It’s almost that time of year again.
The weather is cooling down, just in time for decorations of harvest and Halloween to adorn candy shelves and craft stores. Bushels of corn and bats are at just about every grocery and drug store in the country, but bats and corn don’t just make attractive fall-themed decorations. They’re actually colluding in a billion-dollar partnership that benefits farmers across the nation.
Scientists and farmers have known for a long time that bats were a valuable contributor to the agricultural landscape, eating pests that would otherwise be eating crops. But they didn’t know exactly how much bats helped. In a new study published in PNAS, researchers were able to finally quantify the collaboration, and found that annually bats prevent nearly a billion dollars in pest damage around the world.
To get to this conclusion, researchers (funded by the non-profit Bat Conservation International) looked at 12 plots of corn in Illinois during the growing seasons of 2013 and 2014. In 6 of the areas, the researchers erected huge netting enclosures every night, keeping the bats at bay. In the other 6, bats were allowed to go about their batty business. The researchers found that the plots of land that were prevented from having bats had roughly 60 percent more corn earworm larvae gnawing on the ears of corn. The non-bat plots also had more fungus growing on the corn.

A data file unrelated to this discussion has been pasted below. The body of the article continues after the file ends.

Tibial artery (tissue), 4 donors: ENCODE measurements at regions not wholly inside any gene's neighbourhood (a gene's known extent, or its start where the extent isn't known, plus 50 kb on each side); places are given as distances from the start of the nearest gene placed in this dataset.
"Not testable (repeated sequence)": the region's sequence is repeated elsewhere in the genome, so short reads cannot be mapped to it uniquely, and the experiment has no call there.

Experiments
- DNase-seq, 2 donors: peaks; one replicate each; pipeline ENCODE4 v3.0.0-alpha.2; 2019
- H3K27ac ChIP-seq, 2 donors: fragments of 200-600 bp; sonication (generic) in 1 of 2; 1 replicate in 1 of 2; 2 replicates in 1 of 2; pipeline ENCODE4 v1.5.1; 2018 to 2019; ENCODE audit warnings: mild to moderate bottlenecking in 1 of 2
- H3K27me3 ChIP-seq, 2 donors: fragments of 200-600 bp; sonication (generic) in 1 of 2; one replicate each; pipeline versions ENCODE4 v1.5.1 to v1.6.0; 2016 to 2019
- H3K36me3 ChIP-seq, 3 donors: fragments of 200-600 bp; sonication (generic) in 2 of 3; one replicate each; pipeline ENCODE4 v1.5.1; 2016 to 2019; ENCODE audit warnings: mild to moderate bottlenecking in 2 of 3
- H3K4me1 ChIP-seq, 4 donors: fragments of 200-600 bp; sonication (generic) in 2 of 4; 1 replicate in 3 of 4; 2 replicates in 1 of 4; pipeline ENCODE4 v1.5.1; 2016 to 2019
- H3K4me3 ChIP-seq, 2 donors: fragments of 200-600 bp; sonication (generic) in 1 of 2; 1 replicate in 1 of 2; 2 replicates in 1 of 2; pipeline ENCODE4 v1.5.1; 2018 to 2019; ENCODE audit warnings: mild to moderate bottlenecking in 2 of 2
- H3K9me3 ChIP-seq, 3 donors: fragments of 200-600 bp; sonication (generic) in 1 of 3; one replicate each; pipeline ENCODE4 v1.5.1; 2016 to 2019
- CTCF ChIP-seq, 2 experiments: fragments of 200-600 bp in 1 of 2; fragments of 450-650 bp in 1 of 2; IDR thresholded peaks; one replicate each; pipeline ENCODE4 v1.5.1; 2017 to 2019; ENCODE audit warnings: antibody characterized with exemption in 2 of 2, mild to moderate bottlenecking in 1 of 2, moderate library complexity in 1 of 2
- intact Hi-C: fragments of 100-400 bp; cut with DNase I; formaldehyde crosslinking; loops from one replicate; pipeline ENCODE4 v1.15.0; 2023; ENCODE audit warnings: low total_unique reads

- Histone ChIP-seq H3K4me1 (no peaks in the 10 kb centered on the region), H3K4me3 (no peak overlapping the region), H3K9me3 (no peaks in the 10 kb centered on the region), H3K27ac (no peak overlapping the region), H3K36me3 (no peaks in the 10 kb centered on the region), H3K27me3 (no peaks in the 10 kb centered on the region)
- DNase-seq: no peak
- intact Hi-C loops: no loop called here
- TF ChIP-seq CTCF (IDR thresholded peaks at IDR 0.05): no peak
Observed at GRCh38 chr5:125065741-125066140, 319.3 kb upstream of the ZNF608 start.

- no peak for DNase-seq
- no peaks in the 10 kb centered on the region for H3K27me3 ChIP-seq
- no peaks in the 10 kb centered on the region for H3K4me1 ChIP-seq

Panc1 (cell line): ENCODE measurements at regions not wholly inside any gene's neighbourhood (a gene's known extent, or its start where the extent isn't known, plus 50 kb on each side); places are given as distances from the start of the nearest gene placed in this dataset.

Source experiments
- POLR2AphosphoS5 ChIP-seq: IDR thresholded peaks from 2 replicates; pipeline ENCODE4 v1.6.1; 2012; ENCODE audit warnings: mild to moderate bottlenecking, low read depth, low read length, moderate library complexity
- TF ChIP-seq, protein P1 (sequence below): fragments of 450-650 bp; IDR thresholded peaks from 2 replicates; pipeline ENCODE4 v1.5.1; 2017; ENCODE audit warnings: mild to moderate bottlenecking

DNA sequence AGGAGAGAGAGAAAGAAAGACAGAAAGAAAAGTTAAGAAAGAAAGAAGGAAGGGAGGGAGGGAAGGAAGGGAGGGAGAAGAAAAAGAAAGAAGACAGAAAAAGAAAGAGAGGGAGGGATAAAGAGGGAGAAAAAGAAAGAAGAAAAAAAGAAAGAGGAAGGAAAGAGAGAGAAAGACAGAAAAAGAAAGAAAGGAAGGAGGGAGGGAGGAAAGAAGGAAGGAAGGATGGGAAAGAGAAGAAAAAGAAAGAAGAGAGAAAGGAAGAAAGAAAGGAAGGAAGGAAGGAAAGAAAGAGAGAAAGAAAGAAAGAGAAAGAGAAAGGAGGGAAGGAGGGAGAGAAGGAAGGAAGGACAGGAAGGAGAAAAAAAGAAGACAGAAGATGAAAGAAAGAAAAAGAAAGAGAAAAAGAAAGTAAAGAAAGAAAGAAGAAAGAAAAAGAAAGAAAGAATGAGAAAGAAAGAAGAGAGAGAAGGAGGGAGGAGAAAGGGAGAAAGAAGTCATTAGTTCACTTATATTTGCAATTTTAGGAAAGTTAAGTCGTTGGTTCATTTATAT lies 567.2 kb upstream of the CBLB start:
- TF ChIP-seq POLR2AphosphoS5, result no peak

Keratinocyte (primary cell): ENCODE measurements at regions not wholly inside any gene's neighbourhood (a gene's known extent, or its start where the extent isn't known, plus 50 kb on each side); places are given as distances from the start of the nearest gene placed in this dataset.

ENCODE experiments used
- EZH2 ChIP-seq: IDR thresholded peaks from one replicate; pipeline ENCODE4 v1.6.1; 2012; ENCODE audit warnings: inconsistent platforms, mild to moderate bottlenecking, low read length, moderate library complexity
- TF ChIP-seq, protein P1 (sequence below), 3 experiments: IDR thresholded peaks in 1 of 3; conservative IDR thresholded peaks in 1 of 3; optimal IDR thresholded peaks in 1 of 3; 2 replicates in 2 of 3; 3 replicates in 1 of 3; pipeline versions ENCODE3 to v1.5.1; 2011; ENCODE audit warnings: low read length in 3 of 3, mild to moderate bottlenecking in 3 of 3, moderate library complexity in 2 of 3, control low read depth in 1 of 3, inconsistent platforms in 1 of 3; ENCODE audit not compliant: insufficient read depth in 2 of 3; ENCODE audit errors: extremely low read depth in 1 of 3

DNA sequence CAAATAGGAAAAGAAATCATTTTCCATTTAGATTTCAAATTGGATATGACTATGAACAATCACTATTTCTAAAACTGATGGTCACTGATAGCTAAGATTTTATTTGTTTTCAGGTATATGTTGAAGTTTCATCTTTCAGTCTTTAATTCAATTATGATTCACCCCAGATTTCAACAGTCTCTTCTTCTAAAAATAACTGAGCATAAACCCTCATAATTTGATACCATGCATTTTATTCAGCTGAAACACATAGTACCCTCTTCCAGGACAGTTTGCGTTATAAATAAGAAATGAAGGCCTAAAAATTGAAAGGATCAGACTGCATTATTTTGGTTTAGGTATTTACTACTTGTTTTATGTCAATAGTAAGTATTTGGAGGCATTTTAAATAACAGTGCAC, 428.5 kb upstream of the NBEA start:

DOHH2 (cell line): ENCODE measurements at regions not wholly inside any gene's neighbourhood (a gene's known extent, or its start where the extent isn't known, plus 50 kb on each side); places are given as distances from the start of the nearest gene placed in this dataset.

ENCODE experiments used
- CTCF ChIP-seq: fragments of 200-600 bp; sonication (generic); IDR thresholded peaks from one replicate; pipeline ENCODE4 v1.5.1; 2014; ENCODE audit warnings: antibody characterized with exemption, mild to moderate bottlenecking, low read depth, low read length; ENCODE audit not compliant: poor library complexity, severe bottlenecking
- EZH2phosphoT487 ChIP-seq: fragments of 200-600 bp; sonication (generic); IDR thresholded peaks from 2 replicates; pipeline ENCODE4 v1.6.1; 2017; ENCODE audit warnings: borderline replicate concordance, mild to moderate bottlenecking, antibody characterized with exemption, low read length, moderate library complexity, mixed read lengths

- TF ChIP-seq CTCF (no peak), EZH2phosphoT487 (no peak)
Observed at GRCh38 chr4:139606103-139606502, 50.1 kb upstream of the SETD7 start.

And while one corn fungus, known as corn smut, is slowly turning into a delicacy in some places, for the most part farmers would prefer their crops be pest and fungus-free.
Despite playing such a large role in agriculture, bats are the most endangered land mammal in North America. Luckily, there are plenty of promising efforts to save bats from disease and human activity, which is good news, not just for the bats, but for anyone who loves popcorn or corn on the cob.